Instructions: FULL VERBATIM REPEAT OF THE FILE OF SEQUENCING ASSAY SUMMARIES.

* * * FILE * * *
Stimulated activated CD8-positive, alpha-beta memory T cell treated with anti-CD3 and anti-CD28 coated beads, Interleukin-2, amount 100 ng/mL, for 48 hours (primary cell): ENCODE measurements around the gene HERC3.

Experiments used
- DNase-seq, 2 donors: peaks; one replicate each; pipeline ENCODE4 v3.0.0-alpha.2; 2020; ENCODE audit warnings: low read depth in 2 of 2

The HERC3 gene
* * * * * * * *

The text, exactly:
Stimulated activated CD8-positive, alpha-beta memory T cell treated with anti-CD3 and anti-CD28 coated beads, Interleukin-2, amount 100 ng/mL, for 48 hours (primary cell): ENCODE measurements around the gene HERC3.

Experiments used
- DNase-seq, 2 donors: peaks; one replicate each; pipeline ENCODE4 v3.0.0-alpha.2; 2020; ENCODE audit warnings: low read depth in 2 of 2

The HERC3 gene